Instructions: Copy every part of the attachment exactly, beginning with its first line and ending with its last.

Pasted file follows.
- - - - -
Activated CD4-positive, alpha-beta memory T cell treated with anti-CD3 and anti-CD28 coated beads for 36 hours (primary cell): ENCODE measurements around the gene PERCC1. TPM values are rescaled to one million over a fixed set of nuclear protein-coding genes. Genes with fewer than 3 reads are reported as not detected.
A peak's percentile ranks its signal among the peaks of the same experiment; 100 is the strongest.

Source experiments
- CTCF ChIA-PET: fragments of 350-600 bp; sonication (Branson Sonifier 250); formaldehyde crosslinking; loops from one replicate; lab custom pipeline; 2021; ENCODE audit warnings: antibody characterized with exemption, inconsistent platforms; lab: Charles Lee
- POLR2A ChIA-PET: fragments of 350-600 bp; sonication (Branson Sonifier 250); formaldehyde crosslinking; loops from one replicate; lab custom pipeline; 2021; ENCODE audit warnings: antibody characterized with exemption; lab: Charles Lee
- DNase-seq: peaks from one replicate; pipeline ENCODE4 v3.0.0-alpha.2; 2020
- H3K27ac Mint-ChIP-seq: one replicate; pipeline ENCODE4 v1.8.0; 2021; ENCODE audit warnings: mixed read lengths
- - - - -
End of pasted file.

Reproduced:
Activated CD4-positive, alpha-beta memory T cell treated with anti-CD3 and anti-CD28 coated beads for 36 hours (primary cell): ENCODE measurements around the gene PERCC1. TPM values are rescaled to one million over a fixed set of nuclear protein-coding genes. Genes with fewer than 3 reads are reported as not detected.
A peak's percentile ranks its signal among the peaks of the same experiment; 100 is the strongest.

Source experiments
- CTCF ChIA-PET: fragments of 350-600 bp; sonication (Branson Sonifier 250); formaldehyde crosslinking; loops from one replicate; lab custom pipeline; 2021; ENCODE audit warnings: antibody characterized with exemption, inconsistent platforms; lab: Charles Lee
- POLR2A ChIA-PET: fragments of 350-600 bp; sonication (Branson Sonifier 250); formaldehyde crosslinking; loops from one replicate; lab custom pipeline; 2021; ENCODE audit warnings: antibody characterized with exemption; lab: Charles Lee
- DNase-seq: peaks from one replicate; pipeline ENCODE4 v3.0.0-alpha.2; 2020
- H3K27ac Mint-ChIP-seq: one replicate; pipeline ENCODE4 v1.8.0; 2021; ENCODE audit warnings: mixed read lengths